Film festivals have a rich history in Virginia. One of the oldest and most well-known festivals is the Virginia Film Festival, which was founded in 1988 by the University of Virginia. Over the years, the festival has featured a diverse range of films, including international films, documentaries, and classic cinema. Another prominent festival is the Richmond International Film Festival, which was established in 2010 and has quickly become a popular event in the city. Other festivals in Virginia include the Northern Virginia International Film Festival, and the Williamsburg International Film & Music Competition Festival. These festivals provide a platform for filmmakers to showcase their work and for audiences to enjoy a variety of films from Virginia and around the world.
A notable and welcome addition to this lineup is the first Virginia Queer Film Festival in Norfolk, VA, which will be held Wed, June 14 ‒ Fri, June 16, 2023 at Old Dominion University. We spoke with Eric Hause, President & Festival Director, about the festival, its beginnings and what’s planned over the three-days of screenings and events.
Eric, you’ve been very invested in supporting and connecting Virginia’s LGBTQ+ community for many years. Tell us a little bit about your own history in Virginia, and your work.
I’m a North Carolina boy, but have made my home in Hampton Roads for nearly 25 years now. In that time, I have seen the LGBTQ+ community here and across the Commonwealth grow and thrive. As part of that movement locally, I founded Outwire757 in 2016 with my husband. We wanted to provide an information source for the events and groups and organizations that were and are doing the work in our community. All the queer media had gone away, the bars were closing, and I remember thinking that if I was an 18 year old queer kid who fled a deeply red state to join the Navy and landed here, where would they find our community? So we started a web site, and that turned into a beautiful lifestyle magazine, and I’ve just kept going since then. We now also produce an LGBTQ+ Career Expo, sponsor LGBTQ+ themed social and business events, and publish a resource guide. All are in great demand.
What inspired you to create an LGBTQ+ film festival that showcases films made both locally and internationally?
I have a good friend who’s a renowned filmmaker in Los Angeles, and during one of his visits here (his home), we talked about the value of queer cinema as yet another avenue for LGBTQ+ visibility and storytelling. Shortly after the visit, I think I just woke up one day and thought, “Well, Eric, you don’t have enough going on, so let’s produce a queer film festival here!” While our mission is primarily to give voice to Virginia and Southern queer voices, once we started accepting submissions, we were astounded to see that queer filmmakers from around the world were submitting their work. Right now, we’re judging 50 film submissions for June.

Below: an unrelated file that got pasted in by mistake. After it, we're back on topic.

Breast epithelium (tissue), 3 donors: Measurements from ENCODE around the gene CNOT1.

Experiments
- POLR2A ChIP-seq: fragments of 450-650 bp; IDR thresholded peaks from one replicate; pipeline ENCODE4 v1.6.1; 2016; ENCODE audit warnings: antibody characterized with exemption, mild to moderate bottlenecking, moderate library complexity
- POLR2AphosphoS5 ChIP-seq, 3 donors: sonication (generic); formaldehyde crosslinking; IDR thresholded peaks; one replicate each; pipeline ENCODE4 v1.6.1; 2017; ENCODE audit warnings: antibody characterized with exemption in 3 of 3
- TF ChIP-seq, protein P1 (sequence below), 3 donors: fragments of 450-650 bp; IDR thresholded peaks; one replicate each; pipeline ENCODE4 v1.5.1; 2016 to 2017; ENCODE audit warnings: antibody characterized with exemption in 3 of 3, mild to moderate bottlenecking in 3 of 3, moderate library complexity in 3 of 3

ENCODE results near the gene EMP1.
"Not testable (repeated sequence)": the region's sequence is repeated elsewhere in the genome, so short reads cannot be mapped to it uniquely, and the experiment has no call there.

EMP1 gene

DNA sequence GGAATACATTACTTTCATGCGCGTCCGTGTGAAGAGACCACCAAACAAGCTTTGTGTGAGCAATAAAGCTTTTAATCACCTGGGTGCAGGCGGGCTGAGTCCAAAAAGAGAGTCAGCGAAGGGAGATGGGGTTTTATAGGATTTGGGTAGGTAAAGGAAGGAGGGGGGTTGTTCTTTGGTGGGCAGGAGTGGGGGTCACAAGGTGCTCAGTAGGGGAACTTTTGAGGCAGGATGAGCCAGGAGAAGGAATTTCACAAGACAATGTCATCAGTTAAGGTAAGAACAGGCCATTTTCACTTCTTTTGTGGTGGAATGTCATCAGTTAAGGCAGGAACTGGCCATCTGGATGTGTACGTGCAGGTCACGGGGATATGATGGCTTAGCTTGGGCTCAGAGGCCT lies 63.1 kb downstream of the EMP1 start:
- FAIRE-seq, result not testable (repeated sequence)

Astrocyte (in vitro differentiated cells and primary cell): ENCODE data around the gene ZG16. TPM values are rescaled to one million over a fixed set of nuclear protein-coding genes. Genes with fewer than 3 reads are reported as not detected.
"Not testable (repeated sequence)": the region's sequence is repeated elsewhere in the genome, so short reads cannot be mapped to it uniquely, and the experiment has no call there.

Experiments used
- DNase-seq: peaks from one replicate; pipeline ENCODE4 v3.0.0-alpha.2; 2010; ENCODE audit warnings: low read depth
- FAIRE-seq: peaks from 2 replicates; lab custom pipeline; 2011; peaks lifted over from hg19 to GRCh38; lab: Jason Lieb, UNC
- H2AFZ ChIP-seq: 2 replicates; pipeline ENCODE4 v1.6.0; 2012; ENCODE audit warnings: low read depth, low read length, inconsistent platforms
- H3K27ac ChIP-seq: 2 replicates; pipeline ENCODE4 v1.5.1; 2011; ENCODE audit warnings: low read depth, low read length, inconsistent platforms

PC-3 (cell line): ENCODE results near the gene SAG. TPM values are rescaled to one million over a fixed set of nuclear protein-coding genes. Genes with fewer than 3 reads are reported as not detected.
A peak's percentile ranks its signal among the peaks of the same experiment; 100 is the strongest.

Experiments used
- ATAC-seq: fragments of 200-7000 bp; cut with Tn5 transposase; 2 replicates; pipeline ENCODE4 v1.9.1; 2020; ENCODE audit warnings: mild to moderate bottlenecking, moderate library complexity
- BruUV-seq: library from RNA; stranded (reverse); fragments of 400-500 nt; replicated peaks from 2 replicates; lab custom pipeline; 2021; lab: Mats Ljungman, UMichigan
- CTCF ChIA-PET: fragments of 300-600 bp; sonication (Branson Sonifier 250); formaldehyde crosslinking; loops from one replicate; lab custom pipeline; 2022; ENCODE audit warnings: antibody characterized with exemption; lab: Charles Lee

Are you finding festival entries are representative of the diversity within the LGBTQ+ community and its experiences?
Absolutely. And as you might expect given the current climate, many of the submissions ar transgender-themed. The submissions as a whole range from full-length features to 15 minute shorts, so there’s a wide variety of storytelling going on this year. We’ll be presenting awards for narrative short and feature, documentary short and feature, animated short and experimental short films, and possibly others.
What role do you believe the festival plays in building connections within the LGBTQ+ community?
Once again, it has to do with visibility. Think about the first queer-themed film or television program you ever saw. When you’re that kid sitting in a darkened heater, and you see yourself reflected on the screen for the first time, that’s a powerful affirmation that you’re not alone. And that realization is the first step in living authentically.
This is truly an exciting and, surely, work-intensive endeavor. What local and other partners have you worked with to make the festival happen?
You have no idea! But we have enlisted some great community partners ranging from the City of Norfolk, WHRO Public Media, Old Dominion University, Deadline Digital Printing and WHRO Public Media. And also loca LGBTQ+ community support and social groups such asl Stonewall Sports Norfolk, The WAVE, to as well as a number of prominent individuals in both the queer and allied community, such as local realtor Lin Miller. The response has been so encouraging that I feel certain the Festival will live on past our first year.
When you are traveling in Virginia (other than the Hampton Roads area) what are a few of your favorite places to stay, eat, shop and play?
My husband and I love Virginia, and we are explorers at heart. We make a point of regularly visiting new as well as familiar places. Our favorite weekend getaway spot is Richmond, and we really immerse ourselves in the progressive vibe of your city. We love Scott’s Addition, Carytown, Downtown, Shockoe Slip and Shockoe Bottom. It’s nice to have different choices of gay bars such as Babes of Carytown, Barcode and Papi’s Downtown. However, we also love the rooftop, city-view bars at the Quirk, Kabana and Hofheimer. When we need to engage with our rural upbringing, we take a day trip across the Chesapeake Bay Bridge Tunnel